IL‐19 induced by IL‐13/IL‐17A in the nasal epithelium of patients with chronic rhinosinusitis upregulates MMP‐9 expression via ERK/NF‐κB signaling pathway

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    Abstract Background Tissue remodeling is a crucial characteristic of chronic rhinosinusitis (CRS). Imbalance between matrix metalloproteinases (MMPs) and tissue inhibitors of metalloproteinases (TIMPs) is crucial for the pathologic tissue remodeling in CRS. Elevation of interleukin (IL)‐19 or MMP‐9 levels in patients with CRS had been proven in previous studies. Here, we aimed to investigate the role of IL‐19 in mediating MMP‐9 expression in CRS. Methods Nasal tissue samples were collected from 45 individuals having chronic rhinosinusitis with nasal polyps (CRSwNP), 24 CRS without nasal polyps (CRSsNP), and 17 controls. Expression of IL‐19, its receptors (IL‐20R1/IL‐20R2), and MMP‐9 were investigated using RT‐qPCR and Immunofluorescence (IF). Human nasal epithelial cells (HNECs) were stimulated by IL‐19; ERK phosphorylation, nuclear factor‐κB (NF‐κB) pathway activation, and MMP‐9 level were detected by RT‐qPCR, enzyme‐linked immunosorbent assay, western blot, and IF. We also explored the effect of type1/2/3 cytokines on IL‐19 production by RT‐qPCR, and western blot. Results Expression levels of IL‐19, its receptors (IL‐20R1/IL‐20R2), and MMP‐9 were increased in nasal tissues from individuals with CRSwNP compared to those with CRSsNP as well as the controls. IL‐19 significantly elevated the production of MMP‐9 in HNECs. Furthermore, IL‐19 could activate the ERK and NF‐κB pathways, accompanied by increased MMP‐9 production in HNECs. Conversely, both ERK and NF‐κB inhibitors significantly attenuated the role of IL‐19 in MMP‐9 production. siRNA knockdown of IL‐20R1 suppressed ERK and NF‐κB pathway activation, thereby decreasing MMP‐9 expression. IL‐13 and IL‐17A were found to stimulate IL‐19 production in HNECs. Conclusion IL‐19, promoted by IL‐13 and IL‐17A, contributes to the upregulation of secretion of the tissue remodeling factor MMP‐9 in patients with CRS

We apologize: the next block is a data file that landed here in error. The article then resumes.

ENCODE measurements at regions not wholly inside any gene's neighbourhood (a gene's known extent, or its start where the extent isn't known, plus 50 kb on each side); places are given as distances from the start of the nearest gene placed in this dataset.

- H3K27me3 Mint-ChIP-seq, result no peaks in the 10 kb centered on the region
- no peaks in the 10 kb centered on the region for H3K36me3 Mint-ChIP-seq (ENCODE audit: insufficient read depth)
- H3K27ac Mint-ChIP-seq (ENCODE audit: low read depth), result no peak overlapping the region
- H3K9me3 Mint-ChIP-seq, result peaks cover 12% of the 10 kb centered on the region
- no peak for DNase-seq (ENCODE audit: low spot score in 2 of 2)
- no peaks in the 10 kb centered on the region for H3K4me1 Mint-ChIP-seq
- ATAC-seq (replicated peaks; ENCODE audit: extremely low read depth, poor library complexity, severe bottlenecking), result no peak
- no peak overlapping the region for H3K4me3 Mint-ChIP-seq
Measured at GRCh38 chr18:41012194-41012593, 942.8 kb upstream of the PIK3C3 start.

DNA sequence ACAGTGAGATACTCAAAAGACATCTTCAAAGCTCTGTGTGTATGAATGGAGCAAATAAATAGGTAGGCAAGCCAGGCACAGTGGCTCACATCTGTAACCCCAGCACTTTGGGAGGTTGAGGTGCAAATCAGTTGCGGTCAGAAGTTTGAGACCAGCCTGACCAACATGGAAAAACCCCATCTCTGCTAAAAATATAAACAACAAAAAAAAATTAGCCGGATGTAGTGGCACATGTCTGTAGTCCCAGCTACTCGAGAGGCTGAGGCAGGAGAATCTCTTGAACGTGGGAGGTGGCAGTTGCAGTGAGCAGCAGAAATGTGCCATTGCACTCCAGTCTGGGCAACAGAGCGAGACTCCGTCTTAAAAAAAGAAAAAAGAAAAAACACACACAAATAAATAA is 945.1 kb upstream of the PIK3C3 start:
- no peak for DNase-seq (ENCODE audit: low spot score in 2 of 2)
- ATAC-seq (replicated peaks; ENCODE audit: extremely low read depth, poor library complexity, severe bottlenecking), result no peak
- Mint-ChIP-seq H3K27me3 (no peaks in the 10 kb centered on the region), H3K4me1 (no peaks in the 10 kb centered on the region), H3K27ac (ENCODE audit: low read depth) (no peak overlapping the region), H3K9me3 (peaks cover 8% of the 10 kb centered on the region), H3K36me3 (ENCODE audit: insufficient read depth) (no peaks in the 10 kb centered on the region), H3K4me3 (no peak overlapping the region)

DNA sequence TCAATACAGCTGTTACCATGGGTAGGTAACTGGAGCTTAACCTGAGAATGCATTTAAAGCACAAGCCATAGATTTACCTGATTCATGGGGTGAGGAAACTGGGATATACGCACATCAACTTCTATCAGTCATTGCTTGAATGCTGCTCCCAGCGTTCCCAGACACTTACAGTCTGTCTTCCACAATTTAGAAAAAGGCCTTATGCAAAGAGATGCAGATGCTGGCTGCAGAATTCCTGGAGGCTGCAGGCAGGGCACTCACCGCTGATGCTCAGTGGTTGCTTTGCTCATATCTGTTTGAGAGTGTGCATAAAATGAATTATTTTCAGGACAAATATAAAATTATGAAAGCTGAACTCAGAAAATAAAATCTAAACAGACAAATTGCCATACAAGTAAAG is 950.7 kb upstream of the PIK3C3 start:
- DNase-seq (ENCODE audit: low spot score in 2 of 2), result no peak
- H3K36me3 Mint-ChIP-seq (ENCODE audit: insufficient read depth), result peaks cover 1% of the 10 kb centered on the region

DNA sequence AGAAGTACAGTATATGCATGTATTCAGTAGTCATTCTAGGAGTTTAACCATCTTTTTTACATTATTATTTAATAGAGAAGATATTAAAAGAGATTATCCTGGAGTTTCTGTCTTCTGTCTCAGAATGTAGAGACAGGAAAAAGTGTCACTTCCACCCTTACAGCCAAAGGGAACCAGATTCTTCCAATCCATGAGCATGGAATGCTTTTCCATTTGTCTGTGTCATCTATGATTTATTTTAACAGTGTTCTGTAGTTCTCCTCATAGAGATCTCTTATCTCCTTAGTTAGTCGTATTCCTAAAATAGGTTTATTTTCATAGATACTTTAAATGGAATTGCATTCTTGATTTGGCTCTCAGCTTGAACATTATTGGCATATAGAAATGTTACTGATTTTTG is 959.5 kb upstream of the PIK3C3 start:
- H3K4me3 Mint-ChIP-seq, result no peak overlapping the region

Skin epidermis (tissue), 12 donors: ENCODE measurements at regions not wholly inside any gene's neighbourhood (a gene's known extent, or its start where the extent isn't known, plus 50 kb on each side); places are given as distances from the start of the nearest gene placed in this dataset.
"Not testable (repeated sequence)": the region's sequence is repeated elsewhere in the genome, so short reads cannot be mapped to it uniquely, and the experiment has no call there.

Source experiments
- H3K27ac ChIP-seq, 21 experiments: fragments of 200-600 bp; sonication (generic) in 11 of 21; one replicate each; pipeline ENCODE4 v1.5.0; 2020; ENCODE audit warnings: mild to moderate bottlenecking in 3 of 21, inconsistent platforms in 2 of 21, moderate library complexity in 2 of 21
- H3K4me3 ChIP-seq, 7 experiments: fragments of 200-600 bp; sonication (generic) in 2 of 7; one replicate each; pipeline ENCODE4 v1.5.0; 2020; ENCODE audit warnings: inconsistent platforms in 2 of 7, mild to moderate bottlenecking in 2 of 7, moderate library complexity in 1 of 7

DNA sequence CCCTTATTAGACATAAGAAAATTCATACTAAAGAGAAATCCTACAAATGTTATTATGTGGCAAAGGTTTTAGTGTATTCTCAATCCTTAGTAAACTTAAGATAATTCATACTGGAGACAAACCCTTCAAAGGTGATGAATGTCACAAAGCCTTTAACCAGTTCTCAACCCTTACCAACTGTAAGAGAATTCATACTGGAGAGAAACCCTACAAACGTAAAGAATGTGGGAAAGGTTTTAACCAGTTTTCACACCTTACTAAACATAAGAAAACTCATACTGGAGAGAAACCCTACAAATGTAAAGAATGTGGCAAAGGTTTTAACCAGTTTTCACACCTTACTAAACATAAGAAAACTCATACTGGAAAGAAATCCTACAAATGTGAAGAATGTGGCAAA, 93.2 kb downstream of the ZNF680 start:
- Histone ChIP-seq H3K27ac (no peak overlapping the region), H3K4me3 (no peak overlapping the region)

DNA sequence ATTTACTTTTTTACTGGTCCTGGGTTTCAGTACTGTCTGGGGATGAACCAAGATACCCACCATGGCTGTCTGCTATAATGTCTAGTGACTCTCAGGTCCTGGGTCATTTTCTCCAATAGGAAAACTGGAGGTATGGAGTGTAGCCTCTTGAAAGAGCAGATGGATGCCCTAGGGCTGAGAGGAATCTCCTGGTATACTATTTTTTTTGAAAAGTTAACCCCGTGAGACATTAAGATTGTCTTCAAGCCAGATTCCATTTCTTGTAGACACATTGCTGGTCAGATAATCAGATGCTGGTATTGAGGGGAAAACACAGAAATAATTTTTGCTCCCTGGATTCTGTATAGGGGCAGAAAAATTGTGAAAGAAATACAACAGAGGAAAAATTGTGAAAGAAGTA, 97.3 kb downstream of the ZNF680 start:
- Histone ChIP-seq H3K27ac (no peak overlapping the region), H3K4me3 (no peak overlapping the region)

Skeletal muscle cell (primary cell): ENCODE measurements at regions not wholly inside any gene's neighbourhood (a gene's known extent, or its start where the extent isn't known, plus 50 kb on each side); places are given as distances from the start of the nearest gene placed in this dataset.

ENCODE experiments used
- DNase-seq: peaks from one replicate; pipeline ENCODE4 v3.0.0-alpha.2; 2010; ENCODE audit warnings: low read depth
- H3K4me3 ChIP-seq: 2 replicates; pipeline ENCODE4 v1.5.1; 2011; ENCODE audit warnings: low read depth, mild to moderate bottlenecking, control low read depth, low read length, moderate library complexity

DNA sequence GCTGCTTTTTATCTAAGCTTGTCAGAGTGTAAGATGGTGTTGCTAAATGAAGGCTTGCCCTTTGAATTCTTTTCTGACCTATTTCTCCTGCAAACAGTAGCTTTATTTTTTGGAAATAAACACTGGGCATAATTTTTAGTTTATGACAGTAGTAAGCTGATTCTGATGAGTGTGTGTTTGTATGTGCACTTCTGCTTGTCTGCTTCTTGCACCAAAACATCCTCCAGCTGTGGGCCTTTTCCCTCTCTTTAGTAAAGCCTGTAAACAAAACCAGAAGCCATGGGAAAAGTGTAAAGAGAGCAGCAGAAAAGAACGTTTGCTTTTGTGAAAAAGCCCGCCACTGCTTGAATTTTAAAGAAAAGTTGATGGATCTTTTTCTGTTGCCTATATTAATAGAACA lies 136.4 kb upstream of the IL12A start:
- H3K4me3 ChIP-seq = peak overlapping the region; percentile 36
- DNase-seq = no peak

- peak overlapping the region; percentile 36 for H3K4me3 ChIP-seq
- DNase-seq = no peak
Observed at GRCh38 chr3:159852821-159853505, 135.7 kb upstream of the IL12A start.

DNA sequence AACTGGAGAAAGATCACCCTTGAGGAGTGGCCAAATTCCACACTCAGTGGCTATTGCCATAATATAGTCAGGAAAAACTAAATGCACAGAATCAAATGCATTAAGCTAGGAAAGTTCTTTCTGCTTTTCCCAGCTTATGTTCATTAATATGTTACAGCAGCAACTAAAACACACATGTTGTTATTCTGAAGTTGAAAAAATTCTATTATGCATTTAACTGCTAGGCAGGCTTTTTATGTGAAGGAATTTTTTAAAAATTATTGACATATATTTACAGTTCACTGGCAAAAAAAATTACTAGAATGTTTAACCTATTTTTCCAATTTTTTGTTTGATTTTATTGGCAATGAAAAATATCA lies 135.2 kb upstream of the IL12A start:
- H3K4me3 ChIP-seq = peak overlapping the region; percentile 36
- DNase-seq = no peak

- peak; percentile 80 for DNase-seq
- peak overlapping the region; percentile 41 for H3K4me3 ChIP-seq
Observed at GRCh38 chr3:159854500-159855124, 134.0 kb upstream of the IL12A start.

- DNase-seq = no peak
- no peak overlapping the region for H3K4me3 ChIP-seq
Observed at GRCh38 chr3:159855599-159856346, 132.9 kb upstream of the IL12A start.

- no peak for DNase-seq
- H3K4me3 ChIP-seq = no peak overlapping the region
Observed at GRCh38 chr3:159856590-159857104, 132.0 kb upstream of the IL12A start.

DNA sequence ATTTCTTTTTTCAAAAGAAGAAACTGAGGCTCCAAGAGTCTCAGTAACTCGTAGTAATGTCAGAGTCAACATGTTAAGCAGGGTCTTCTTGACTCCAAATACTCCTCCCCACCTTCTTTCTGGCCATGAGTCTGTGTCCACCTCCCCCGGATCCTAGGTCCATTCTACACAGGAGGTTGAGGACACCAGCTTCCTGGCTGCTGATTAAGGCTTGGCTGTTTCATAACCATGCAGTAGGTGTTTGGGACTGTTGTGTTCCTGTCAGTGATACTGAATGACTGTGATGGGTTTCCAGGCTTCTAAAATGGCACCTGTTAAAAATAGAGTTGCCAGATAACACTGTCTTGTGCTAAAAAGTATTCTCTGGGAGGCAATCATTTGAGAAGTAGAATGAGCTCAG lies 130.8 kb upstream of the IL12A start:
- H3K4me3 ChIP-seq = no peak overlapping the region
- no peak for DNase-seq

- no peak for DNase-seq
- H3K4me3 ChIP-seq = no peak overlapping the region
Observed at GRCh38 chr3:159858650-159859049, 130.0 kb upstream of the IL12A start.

Processing 2‑Methyl‑l‑Tryptophan through Tandem Transamination and Selective Oxygenation Initiates Indole Ring Expansion in the Biosynthesis of Thiostrepton